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Details Like most professions, automotive repair relies on good information. Preciseness is a must. If the manual shows a tolerance for a gear back lash or specific timing for an engine, the person holding the wrenches is going to do his/her best to obtain those values. It’s not only the values, but the descriptive nature of the components that’s just as important. If two techs are talking about a solenoid or a sensor, the terms and nomenclature are important for their conversation. This is true in just about any type of job or hobby. Getting the description of a component or procedure correct is all part of the communication. But, that doesn’t hold true with the novice or misinformed customer. Trying to sort out what is a real problem and what is not, can be a terminology battle. I know I’m not the only one who’s had to deal with the phone call or customer at the service counter who is trying their best to describe their problem, while throwing in some term or part name that just doesn’t fit their explanation. Now, if I try to explain something to someone I always will use the full name or common name for the component. That way I feel I’m not misleading them. They may ask several times, “Now what’s that part called?” and if that happens, I’ll try a little less professional explanation. Although, from the consumer’s side of the counter all bets are off when it comes to explaining things. I’ve heard it all. From headlamps being referred to as “light diffusers”, and a timing belt as a “clocking controller”, and of course, the ever popular… “relay switch”. There are thousands of odd terms out there, far too many for me to list here. By now, you’ve probably got some sort of grin on your face, yep, me too. My wife on the other hand, tells me I shouldn’t stand at the service counter with that quirky little smirk when this happens. Honestly, after some of the escapades I’ve had, you can’t help but laugh. Just to prove a point, one night after dinner my wife and I were talking about a subject dear to her heart…quilting. (Which I know next to nothing about.) I purposely blurted out a mixture of two different terms I’ve heard her use, all in the wrong context just to see her reaction. And, right on cue she went into full out “giggle snorts”, which nearly dropped her to the floor with laughter. That’s proof enough for me. Whenever you’re talking to a pro, and you try to sound professional and don’t… the giggle snorts are automatic. This also includes jumping into an explanation for one problem, and then abruptly asking a question that’s completely unrelated or absurd. How do I handle these absurd questions? Easy, I have an absurd answer to go along with it. Of course, I’ll try to correct their misguided information, as long as it doesn’t go so far off base that it turns into a lesson in automotive repair rather than trying to fix their car. Just the other day I got a call from a guy who told me this interesting story. He said after installing a new battery the headlights wouldn’t work, the park lights wouldn’t work, and it wouldn’t come out of gear. As his description of the problem continued, my little mechanic brain was already hard at work zooming through the wiring diagrams of that particular car and surmising the possible problems, when all of a sudden he blurts out an entirely unrelated question that stopped my thought process dead in its tracks. “Do you think it’s the security system?” he asked. Ok, good question… sort of. A quick rethink of the theft and starting system on that type of car, I answered him, “Does it start?” “Yes, but I can’t get it out of park.” Knowing the circuits I could deduce it’s not the security system, so I answered his question like this, “No it’s probably not the security system. I’ll bet you have an open circuit either from something you left disconnected, a blown fuse, or fuseable link.” “What’s a fishable link doing in my car?” (Did I say that?) That’s a new one. (I’ve got that smirk on my face again.) He kept repeating it even after I tried to correct him. For some people it’s from misguided information, or sometimes it’s a homegrown interpretation of how the car works. Sometimes they just don’t comprehend what you’re telling them. It never ceases to amaze me how many times somebody will call a component by some homemade name, or twist a problem they are having into an indescribable adventure into some weird world of automotive jargon. Maybe it’s me… maybe I’m trying to be too precise. But, I can’t think of any other way to be, except to be as precise and to the point as I can possibly be. For example, the call I got about a 95’ Jeep that the owner claims to have ripped out “all” the wires. But, it runs fine, has a transmission problem, and the tail lights don’t work. Aside from the short history lesson about his car, his only “actual” question was, “Do ya think it’s a coil pack?” Ok, for the layman a coil pack might as well be a widget. But, to the trained and seasoned tech the mere word “coil pack” speaks volumes. Again, that little mechanic brain of mine was trying to put together a mental picture of wires pulled out, a bad transmission, and no tail lights only to have this question about a coil pack come at me from left field. Now all I have is this “Rube Goldberg” image of what’s left of this guy’s car in my head. (For the record a coil pack is a device that produces the high voltage spark for a spark plug, and a are in pairs or multiple coils molded together to form a “pack”.) His only question was whether or not I think it was caused by a coil pack. My answer to him, “Ah, no.” The more he explained his problem the more my diagnostic mind went into a tail spin with even more bizarre interpretations of unrelated issues. At some point it becomes a futile effort to either explain things, or try to make sense of what is going on. Every mechanic has experienced these “questions” at some point. I for one, get a kick out of the absurdness and wacky explanations. If you can imagine spending a day deep in thought over a serious diagnostic problem with countless diagrams, software, and scanners, then end up on the phone with somebody wanting to know how much to put a helicopter landing pad on the top of their Yugo, then you can understand why your mechanic gets a case of the giggle snorts when you ask him that. Sometimes it might be better just to tell the mechanic what the problem is and leave the diagnosing to the experts. The details are in the communication, the better the communication the fewer giggle snorts. Click here to view the article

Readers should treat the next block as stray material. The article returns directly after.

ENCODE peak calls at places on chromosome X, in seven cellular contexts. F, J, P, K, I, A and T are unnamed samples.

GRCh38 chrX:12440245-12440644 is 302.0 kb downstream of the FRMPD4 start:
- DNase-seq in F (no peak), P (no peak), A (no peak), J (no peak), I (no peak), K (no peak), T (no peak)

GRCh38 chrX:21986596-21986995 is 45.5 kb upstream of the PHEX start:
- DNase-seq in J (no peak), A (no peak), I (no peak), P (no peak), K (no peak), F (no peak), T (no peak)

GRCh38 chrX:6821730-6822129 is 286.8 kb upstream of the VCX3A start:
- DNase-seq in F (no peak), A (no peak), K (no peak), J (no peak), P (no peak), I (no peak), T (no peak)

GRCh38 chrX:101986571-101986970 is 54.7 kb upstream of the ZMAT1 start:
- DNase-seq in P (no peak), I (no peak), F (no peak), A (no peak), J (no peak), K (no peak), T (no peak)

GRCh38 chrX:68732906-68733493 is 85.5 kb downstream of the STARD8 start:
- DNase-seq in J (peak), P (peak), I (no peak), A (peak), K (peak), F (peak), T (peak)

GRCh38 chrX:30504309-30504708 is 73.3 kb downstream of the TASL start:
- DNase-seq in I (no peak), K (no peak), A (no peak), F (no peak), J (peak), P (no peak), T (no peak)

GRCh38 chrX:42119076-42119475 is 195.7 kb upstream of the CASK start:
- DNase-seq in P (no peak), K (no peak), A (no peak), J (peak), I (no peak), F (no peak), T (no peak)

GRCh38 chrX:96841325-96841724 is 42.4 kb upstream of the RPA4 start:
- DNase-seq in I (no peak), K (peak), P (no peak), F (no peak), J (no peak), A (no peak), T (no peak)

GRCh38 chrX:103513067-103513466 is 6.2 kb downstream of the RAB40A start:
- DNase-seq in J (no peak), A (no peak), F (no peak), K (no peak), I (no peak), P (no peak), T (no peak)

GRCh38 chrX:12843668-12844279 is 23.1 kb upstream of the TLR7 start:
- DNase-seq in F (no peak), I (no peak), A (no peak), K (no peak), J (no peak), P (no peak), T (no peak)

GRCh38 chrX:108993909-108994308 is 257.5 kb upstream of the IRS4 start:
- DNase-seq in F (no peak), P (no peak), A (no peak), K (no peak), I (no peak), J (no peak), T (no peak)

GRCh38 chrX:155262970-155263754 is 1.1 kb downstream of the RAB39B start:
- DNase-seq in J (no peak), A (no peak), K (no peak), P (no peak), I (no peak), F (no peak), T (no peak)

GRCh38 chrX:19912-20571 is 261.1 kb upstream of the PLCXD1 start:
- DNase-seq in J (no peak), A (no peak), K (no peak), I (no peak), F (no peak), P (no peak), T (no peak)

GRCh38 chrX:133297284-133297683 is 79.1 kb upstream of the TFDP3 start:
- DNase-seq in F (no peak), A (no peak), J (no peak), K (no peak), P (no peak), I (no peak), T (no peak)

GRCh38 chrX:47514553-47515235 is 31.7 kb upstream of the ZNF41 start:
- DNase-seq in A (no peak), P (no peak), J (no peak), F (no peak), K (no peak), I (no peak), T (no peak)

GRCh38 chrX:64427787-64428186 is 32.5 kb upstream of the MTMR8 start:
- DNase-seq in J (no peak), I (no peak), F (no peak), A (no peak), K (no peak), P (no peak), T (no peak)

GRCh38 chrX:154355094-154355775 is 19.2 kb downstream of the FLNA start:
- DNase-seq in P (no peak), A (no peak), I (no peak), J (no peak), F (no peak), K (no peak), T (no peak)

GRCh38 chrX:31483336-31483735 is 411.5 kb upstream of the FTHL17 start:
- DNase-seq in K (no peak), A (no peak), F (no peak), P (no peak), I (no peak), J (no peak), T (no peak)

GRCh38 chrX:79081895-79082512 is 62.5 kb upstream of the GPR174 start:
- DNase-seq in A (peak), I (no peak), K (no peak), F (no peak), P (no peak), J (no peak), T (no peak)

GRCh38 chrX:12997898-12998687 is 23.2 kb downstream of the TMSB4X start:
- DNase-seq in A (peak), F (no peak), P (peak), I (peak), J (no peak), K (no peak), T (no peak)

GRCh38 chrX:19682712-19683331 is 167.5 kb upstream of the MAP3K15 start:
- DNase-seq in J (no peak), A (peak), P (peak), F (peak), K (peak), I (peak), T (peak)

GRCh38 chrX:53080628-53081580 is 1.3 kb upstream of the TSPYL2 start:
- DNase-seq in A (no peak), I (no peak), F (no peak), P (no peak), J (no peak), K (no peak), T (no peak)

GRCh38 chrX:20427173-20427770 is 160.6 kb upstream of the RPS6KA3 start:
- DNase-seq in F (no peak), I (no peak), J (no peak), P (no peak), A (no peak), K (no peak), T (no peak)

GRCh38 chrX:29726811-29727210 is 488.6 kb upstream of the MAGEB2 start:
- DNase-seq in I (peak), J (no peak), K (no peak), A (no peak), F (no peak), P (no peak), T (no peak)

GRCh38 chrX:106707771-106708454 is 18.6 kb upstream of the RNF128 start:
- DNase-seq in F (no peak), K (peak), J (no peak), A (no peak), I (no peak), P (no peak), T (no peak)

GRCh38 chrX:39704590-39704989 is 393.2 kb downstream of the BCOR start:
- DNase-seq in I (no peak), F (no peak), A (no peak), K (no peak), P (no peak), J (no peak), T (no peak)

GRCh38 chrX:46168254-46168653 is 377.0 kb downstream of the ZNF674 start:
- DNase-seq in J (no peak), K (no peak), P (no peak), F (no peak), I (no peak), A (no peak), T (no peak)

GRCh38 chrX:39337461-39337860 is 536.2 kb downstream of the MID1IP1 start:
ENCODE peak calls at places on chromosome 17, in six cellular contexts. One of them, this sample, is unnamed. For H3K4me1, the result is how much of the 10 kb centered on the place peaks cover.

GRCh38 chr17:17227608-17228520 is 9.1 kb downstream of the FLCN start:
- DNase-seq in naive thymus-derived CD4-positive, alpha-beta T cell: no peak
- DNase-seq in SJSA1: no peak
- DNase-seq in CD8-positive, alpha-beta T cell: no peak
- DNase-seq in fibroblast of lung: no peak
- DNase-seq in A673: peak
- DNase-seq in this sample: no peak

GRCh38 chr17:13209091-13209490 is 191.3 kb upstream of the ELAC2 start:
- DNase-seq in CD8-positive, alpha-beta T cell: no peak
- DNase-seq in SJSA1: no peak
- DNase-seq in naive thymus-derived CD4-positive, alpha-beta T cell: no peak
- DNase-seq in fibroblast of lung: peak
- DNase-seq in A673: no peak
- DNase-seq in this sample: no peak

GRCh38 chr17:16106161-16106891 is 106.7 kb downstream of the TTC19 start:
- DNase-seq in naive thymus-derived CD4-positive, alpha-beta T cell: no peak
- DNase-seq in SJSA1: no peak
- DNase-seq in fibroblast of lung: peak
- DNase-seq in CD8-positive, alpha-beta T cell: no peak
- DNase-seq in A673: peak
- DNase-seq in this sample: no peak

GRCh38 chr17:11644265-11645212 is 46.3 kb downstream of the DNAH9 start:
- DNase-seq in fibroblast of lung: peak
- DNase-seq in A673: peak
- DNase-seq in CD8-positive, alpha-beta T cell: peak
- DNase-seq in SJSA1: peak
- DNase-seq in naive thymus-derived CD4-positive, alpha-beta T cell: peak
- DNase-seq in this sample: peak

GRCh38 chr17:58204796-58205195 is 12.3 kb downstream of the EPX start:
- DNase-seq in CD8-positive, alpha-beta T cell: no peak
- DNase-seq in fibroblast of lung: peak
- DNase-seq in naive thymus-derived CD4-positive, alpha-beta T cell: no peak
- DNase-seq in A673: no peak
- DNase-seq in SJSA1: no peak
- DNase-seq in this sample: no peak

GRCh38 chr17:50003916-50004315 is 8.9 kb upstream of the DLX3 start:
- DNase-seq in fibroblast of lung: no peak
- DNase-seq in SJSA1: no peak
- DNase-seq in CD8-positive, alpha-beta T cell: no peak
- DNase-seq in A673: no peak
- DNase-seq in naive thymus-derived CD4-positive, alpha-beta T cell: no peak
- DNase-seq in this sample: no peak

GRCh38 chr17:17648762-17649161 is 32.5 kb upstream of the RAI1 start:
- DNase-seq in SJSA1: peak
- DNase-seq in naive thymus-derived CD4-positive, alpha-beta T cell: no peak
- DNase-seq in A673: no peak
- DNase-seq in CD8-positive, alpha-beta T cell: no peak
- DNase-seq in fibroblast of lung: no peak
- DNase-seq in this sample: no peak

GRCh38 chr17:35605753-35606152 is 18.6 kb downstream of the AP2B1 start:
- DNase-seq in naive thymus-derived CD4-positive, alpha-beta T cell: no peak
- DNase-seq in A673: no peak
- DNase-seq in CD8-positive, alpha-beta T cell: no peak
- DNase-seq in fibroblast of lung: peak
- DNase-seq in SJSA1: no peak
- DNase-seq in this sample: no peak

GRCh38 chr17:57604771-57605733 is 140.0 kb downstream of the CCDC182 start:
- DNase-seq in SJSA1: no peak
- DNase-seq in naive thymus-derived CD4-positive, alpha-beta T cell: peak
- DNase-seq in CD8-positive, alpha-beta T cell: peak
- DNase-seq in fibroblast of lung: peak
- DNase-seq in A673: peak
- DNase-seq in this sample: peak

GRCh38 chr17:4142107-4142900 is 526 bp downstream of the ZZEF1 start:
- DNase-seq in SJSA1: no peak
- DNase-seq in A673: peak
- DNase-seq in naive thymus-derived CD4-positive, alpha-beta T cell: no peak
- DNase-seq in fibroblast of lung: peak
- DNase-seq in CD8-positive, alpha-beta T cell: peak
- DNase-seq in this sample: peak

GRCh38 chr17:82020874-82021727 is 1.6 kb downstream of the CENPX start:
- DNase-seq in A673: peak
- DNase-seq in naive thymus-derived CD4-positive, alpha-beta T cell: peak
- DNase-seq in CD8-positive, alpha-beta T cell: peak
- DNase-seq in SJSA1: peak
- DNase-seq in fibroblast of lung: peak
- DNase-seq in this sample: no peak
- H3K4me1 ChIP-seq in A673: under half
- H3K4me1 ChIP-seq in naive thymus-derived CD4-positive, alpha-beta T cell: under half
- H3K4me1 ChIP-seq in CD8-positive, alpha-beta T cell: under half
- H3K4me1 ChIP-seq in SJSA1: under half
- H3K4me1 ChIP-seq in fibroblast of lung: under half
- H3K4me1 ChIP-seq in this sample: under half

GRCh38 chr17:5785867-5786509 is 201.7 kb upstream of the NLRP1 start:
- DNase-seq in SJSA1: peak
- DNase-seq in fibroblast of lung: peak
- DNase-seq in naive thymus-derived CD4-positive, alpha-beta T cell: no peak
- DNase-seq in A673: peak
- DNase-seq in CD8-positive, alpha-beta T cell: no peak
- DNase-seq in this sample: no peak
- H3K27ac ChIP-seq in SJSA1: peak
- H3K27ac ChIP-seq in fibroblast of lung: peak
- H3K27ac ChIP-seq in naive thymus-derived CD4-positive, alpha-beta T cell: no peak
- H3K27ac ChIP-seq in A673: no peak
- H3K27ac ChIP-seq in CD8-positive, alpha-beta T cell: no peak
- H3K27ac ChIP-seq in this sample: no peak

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By Joe Marconi